As the new industrial revolution dawns, a golden age of seamless end-to-end connectivity between people, systems and end-user applications are becoming a reality. Decision-making processes are more data-driven, customer-led and people-centric than ever before. As technology advances at an exponential rate, our ability to fully utilise it, is where we’re lagging. So, as we look ahead, we envision an ideal, meticulously-designed and managed network that is always-on, agile to change and secure from all manner of cybersecurity threats.
Traditional networks are subject to increasingly strenuous usage as businesses become more mobile, generate larger volumes of data and eventually migrate to the cloud. Often, businesses on the path to digital transformation operate within legacy networks, adding layers of complexity to the deployment of innovative new digital services and ultimately hindering success. The adaptive problems and challenges for growth inherent in digital transformation lie in the failure to comprehensively assess solutions within the context of the entire digital ecosystem. It is imperative, therefore, that the journey begins with a deep-level understanding of the data and application requirements of the network.
Digital networks have become extremely versatile, accommodating the requirements of numerous remote workers, collaborative workspaces and regulatory frameworks, whilst simultaneously providing sufficient bandwidth and always-on availability. A robust network is therefore essential for the digital workplace – enhancing and driving workforce productivity through integration with the environment and prioritising business-critical applications. Among some of the most impactful technological innovations to emerge and develop in the last five years is Software-Defined Networking (SDN) which has improved and enhanced the agility, elasticity and flexibility of networks. This technology is defined as “a method through which network administrators can provision, manage, and even break down networks without the need for setting up physical hardware”. SDN enables network and IT managers to customise and reconfigure their networks on the go, while also enabling the virtualisation of physical and often proprietary hardware to cloud-based virtual machines.
Intent-based networking (IBN) which is regarded as a new entry in the world of networking technology focuses on the design, implementation, and improvement of network availability and agility. Current versions of IBN can automate operations such as Internet Protocol IP address settings, configure virtual Local Area Networks (LANs) and analyse network traffic in order to detect threats and provide indicators for solutions to network problems. IBN has the potential to allow organisations to speedily deploy and scale data centre network resources as an additional link in the evolutionary chain of network approaches.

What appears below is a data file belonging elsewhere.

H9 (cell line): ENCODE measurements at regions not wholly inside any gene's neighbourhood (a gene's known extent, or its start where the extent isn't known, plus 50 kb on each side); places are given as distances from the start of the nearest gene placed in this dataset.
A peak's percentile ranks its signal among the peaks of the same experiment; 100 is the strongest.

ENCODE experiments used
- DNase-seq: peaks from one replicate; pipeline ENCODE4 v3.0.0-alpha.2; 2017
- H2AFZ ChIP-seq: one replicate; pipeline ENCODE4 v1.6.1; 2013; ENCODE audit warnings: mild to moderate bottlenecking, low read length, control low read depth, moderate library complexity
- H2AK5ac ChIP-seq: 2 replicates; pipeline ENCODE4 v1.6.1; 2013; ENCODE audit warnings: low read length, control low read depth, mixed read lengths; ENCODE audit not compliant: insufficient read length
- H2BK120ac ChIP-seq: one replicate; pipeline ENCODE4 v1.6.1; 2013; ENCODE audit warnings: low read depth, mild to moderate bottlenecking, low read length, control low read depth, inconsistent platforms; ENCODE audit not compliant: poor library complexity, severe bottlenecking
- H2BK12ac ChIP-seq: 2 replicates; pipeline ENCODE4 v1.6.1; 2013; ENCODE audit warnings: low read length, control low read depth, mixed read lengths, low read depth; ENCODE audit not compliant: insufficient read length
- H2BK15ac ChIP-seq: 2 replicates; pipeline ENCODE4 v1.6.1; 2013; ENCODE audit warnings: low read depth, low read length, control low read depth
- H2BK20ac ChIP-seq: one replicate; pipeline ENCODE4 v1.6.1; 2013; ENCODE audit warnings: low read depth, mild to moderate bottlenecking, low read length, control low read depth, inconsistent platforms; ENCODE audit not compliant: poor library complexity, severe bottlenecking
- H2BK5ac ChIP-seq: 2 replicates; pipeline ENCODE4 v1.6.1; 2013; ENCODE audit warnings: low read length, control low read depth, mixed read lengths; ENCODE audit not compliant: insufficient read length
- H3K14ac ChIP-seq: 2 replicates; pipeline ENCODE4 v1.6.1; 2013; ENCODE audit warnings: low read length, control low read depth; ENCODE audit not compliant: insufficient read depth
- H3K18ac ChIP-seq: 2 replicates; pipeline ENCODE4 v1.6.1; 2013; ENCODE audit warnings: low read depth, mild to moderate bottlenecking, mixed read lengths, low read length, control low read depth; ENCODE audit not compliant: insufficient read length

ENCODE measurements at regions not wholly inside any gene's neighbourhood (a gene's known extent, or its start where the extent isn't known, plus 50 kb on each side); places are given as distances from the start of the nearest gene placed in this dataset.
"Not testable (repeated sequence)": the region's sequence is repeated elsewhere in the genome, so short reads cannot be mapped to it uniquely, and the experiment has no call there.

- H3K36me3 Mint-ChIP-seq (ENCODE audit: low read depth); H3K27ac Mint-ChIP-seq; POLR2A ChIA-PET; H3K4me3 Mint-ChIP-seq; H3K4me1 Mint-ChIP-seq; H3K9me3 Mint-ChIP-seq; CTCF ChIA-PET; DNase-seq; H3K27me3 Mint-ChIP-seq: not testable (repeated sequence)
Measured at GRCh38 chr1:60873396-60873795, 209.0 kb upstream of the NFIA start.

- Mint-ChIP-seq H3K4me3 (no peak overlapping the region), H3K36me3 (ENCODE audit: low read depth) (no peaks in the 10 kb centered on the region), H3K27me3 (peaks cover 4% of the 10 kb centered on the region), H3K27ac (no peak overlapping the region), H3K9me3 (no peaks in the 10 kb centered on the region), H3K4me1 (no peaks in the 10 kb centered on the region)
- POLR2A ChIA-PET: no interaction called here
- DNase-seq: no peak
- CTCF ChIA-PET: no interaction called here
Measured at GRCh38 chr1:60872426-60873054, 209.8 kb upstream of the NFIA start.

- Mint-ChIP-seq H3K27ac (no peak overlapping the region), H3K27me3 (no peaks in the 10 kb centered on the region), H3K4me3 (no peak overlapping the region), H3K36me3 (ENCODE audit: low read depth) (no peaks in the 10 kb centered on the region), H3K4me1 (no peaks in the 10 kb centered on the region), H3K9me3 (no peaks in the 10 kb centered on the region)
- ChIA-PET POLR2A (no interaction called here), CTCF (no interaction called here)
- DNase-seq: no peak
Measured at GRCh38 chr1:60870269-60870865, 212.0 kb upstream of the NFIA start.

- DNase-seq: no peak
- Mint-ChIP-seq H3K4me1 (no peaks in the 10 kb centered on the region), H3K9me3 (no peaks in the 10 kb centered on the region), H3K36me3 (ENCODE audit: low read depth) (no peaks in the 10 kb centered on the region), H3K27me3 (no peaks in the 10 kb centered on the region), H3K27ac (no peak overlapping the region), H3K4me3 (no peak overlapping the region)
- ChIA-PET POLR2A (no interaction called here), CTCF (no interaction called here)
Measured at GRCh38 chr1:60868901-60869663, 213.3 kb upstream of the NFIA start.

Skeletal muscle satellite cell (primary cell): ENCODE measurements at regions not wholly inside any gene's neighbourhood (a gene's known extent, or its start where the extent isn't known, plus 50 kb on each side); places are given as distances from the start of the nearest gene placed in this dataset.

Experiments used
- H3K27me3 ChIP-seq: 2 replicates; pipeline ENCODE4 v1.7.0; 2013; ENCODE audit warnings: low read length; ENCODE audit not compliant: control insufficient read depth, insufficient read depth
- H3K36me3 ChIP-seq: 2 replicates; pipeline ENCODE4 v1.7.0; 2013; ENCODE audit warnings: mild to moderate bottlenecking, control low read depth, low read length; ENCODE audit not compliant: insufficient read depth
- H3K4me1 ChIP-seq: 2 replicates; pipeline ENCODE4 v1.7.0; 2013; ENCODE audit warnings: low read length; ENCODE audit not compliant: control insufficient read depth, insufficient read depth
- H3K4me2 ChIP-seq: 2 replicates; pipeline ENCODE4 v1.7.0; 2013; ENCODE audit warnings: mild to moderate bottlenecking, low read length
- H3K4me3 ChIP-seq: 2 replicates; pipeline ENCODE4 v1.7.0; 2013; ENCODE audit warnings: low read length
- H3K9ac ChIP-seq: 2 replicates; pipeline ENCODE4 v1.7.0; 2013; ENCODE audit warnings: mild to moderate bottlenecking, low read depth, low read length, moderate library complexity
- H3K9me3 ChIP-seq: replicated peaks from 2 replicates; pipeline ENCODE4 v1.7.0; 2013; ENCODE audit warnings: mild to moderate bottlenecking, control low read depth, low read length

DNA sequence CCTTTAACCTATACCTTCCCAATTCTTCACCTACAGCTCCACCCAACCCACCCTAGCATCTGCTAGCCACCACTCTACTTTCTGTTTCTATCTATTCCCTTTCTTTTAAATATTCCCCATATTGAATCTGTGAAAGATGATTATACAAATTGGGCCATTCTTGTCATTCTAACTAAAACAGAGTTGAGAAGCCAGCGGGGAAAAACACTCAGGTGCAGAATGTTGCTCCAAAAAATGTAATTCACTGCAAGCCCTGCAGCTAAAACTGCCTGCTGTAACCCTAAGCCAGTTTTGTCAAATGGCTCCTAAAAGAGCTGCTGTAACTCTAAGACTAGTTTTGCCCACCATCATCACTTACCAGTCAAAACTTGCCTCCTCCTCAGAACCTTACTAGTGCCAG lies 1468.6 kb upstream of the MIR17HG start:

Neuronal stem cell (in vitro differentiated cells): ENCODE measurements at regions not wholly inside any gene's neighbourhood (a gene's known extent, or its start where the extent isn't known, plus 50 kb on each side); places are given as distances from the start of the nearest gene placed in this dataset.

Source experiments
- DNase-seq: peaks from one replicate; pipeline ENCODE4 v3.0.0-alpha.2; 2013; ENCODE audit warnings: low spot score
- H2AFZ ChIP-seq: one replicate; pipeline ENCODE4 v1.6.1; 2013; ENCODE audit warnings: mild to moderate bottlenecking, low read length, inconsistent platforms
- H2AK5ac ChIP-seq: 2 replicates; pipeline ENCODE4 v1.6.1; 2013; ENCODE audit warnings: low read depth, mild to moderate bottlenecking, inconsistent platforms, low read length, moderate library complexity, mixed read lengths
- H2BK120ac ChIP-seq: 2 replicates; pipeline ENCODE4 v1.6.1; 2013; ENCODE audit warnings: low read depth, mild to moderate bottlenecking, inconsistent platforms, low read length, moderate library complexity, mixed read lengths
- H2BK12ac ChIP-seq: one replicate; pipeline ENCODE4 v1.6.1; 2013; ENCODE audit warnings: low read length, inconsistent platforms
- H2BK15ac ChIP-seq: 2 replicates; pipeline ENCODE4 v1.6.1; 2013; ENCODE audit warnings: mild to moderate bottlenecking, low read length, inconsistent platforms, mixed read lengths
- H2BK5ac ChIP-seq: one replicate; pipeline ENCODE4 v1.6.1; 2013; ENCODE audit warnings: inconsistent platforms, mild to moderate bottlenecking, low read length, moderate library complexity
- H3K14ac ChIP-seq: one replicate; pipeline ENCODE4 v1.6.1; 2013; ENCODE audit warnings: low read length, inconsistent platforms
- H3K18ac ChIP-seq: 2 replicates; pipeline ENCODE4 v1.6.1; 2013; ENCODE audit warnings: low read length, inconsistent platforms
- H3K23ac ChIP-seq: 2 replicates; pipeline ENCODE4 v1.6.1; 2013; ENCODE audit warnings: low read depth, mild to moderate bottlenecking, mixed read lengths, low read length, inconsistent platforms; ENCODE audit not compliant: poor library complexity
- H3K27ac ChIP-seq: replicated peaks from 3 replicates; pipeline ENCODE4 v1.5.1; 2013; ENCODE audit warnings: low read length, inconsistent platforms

While SDN is often (although not always) found alongside network function virtualisation technologies, it is in a sense related to IBN even though they serve different end goals. Leveraging off SDN and intent-based networking technologies, unlocks the potential of these networks, empowering businesses like never before.
Digital services facilitating business evolution
- Fluctuating traffic patterns: Applications accessing geographically-distributed databases and servers through public and private clouds require extremely flexible traffic management and access to bandwidth on demand
- The “consumerisation of IT”: Emerging ‘Bring Your Own Device’ (BYOD) and ‘Bring Your Own Application’ (BYOA) trends require networks that are simultaneously flexible and secure
- The rise of cloud services: Users expect on-demand access to applications, infrastructure, and other IT resources to be consumed as-a-service (XaaS)
- Increased bandwidth through “big data”: Handling contemporary mega-datasets requires complex parallel processing, yielding a constant demand for increased capacity and connectivity
Through the use of SDN and automated network configuration, virtual machines can be implemented nearly as soon as they are provisioned, making it significantly easier to build and deploy digital solutions. Although SDN is commonly considered a tool for connecting assets in the cloud, the same technology functions on-site in data centres and networks, enabling organisations to enhance the mileage of network infrastructure, whilst building solutions to cater for their growing digital needs. Additionally, SDN networks, coupled with cloud services, unlock value exponentially faster than legacy networks utilising independent systems.
Although it is true that digital transformation facilitates a myriad of business drivers, such as rapid innovation, greater agility and enhanced competitive advantage, this is only possible with the right foundation. With the expansion in the capabilities of digitally intensive technologies such as the Internet of Things (IoT), this new network architecture will ensure that networks are capable of handling vast amounts of data whilst also ensuring that business operational systems function optimally.
The network an organisation implements is fundamental for digital transformation: an elastic and/or flexible network powered by SDN will seamlessly bridge the gap between applications and end-users, driving effortless growth of the digital service portfolio and providing truly meaningful services to customers. As businesses also map out existing demands and future applications to make certain that implementation is successful, the transition to this new network infrastructure will create significant value going forward, effectively changing the face of business operations.